- By Grant Gross
The initial reports of the W32.Winux virus read almost like a joke. A virus that could compromise both Linux and Windows machines? Yeah, right. Well, it was not a joke, but Linux security experts soon jumped on the report from security vendor Central Command. A NewsForge article (among others) argued that the virus didn't present a serious threat to experienced Linux users.
Basically, you'd have to acquire the infected executable and put in on your machine, and be running root for the virus to do major damage. Somewhere out there, a Linux machine or two may get hit, but careful Linux users should be safe.
Big Blue getting active in Open Source
IBM's $1 billion-plus investment in Linux has bought it lots of media attention, if nothing else. This week, Open Source advocate (and fairly recent Hewlett-Packard employee) Bruce Perens said he's planning a conference that would call for IBM to open up its vast catalog of patents to Open Source developers.
In other IBM interactions with the Open Source crowd, Big Blue VP for Linux sales and marketing Steve Solazzo told a crowd at the CeBIT technology conference in Germany that there are too many Linux distributions and a shakeout was on the way. Well, yes, but do they need to hear it from IBM? Solazzo also said IBM favors working with SuSE, Turbolinux, Red Hat, Caldera, and Mandrake. Maybe those are the distros he's predicting to win that shakeout, or is that still too many?
If you haven't head enough about IBM's "Peace, Love and Linux" ad campaign, IT-Director.com reviewed IBM's attempt to bring Linux to the masses. The article also talked about why Linux tends to confound technology analysts. (Insert your own analyst joke here.)
Rumors of their death ...
Reports had Open Source consultancy Zelerate closing its doors this week. That wasn't quite true, the company is still operating, according to its head honcho, although it has laid of a large chunk of its staff.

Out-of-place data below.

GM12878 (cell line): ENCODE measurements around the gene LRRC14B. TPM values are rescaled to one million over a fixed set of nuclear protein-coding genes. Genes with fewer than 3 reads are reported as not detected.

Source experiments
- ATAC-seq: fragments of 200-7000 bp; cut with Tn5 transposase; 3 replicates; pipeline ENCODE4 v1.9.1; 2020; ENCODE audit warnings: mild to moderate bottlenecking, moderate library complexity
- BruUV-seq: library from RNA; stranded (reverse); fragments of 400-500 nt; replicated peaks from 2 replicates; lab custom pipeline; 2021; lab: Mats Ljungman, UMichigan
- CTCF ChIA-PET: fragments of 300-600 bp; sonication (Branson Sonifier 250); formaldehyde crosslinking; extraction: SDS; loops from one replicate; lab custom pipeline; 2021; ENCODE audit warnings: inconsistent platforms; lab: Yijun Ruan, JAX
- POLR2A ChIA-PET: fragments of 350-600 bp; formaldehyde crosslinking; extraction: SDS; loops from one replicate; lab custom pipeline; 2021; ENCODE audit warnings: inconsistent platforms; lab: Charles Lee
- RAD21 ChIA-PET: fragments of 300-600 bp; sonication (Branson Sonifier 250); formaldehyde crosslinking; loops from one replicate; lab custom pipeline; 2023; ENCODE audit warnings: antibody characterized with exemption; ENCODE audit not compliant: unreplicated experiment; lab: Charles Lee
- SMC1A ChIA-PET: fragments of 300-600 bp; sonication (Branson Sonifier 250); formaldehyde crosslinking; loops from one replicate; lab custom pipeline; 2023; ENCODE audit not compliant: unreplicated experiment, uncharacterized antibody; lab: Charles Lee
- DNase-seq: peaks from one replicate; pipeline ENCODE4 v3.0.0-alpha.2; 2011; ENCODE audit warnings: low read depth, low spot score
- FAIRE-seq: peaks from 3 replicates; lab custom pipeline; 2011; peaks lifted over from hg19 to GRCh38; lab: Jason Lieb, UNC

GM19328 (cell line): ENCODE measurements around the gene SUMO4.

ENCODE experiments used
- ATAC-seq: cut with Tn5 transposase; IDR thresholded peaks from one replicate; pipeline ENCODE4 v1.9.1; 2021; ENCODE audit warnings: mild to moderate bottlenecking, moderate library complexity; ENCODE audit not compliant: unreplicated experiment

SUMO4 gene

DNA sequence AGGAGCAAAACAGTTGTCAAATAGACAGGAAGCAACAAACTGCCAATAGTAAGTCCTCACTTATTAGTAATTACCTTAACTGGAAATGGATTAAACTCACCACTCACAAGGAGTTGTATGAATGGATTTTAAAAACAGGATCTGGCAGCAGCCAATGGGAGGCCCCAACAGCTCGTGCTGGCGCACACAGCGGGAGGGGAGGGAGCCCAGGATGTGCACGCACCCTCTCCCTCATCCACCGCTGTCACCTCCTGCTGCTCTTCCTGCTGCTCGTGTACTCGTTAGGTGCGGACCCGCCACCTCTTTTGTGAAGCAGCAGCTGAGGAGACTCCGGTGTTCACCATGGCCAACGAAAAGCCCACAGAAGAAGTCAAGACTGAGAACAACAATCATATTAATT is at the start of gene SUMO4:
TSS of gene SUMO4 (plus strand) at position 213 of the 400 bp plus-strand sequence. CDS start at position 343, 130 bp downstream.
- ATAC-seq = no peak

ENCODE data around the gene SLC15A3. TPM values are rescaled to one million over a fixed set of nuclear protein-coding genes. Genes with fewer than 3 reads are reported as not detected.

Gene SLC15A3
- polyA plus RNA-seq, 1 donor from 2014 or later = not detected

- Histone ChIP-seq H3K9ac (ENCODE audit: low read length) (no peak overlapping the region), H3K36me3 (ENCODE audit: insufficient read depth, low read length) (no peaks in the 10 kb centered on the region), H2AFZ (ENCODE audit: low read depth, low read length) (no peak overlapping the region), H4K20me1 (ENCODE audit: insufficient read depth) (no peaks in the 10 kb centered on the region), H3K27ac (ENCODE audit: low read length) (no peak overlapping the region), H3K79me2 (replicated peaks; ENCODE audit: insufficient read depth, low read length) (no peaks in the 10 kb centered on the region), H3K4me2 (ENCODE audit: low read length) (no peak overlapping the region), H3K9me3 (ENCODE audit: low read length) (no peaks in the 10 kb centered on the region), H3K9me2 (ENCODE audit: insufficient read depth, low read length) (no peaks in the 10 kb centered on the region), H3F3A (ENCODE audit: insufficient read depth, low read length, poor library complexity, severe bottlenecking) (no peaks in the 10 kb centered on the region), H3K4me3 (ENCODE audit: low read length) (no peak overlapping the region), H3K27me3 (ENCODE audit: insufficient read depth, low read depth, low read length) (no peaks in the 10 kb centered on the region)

The survey says ...
There seemed to be a lot of survey news in the Open Source world this week. Is it sweeps month and no one told us? One survey said about three in four Linux developers use Red Hat when selecting a Web server or Web
application server, although there were some questions about the accuracy of the results.
Another survey said 23 percent of those responding would consider switching to Linux the next time they update their equipment. In the same survey, 56 percent of PC users had actually heard of Linux.
Finally, a bit of unwelcome news about TiVO, the Linux-run super VCR-like device. Apparently, TiVO is keeping track of what you watch and sending back information to advertisers. Stop that, please.
New in NewsForge this week
Other stories found only at NewsForge this week:
New Cyberpunk columnist Joab Jackson exposes Microsoft's PowerPoint as a useless tool that makes most people's eyes glaze over.
Business columnist Jack Briar bemoans an irrational pessimism in the Linux market, especially with the press asking, "Will they sell?" about a cool group of Linux PDAs coming out.
We also report on a project to port Linux to AMD's x86-64 processor architecture, although AMD itself might not quite understand Open Source licenses as of yet.
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